Scotland backs minimum alcohol pricing

By Nicholas Robinson

- Last updated on GMT

Proposals backed: minimum unit pricing given the go ahead in Scotland
Proposals backed: minimum unit pricing given the go ahead in Scotland

Related tags Minimum unit pricing Scotland

Minimum alcohol pricing plans have been backed by the Scottish courts, to the dismay of the Association of Licensed Multiple Retailers (ALMR), which slammed the move.

Alcohol in Scotland may now be priced at 50p per unit, as proposed by MSPs in 2012, which could result in a minimum price of £14 for a bottle of spirits.

Changes to rules were delayed when the Scotch whisky industry challenged the move, arguing the plans breached European law.

The ruling could still be appealed by the drinks industry in the UK Supreme Court.

Alcohol misuse in Scotland

Scotland’s drinks industry claims the ruling will restrict trade and argues there are more effective ways to deal with alcohol misuse in the country.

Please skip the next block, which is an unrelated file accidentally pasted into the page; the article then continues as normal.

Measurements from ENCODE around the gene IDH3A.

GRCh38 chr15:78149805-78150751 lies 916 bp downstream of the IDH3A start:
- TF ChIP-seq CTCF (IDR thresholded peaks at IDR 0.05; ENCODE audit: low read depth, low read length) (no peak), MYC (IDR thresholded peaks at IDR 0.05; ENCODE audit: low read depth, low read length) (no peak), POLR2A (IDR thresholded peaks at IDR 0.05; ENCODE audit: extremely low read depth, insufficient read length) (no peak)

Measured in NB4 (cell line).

ALMR chief executive Kate Nicholls, said the introduction of minimum unit pricing must be evidence-based and provide certainty it will deliver on addressing alcohol-related harms.

She added: “The Scottish government has introduced minimum unit pricing without providing conclusive evidence that the policy will lead to a reduction in consumption of alcohol and a reduction in alcohol-related harms, which ultimately is its aim.”

Pubs and bars in Scotland will now face an increase in costs without any reassurance that the additional financial burden will be effective in addressing the government’s objectives, Nicholls continued.

‘Falling levels of alcohol consumption’

“The ALMR has repeatedly pointed to falling levels of alcohol consumption and a shift in drinking habits, which favours unsupervised drinking of off-trade alcohol that can be bought very cheaply,” she said.

“This year we have seen beer sales in the off-trade overtake beer sales in the on-trade, and yet pubs and bars will still be forced to bear this indiscrimination of a financial burden and additional, unnecessary level of bureaucracy.”

However, minister for public health Aileen Campbell described the ruling as a “landmark one”, which should signal the end of any legal processes against minimum unit pricing in Scotland.

She said: “This policy was passed by the Scottish parliament unopposed more than four years ago. In that time, the democratic will of our national parliament has been thwarted by this ongoing legal challenge, while many people in Scotland have continued to die from the effects of alcohol misuse.”

Related topics Spirits & Cocktails Legislation

Related news

Show more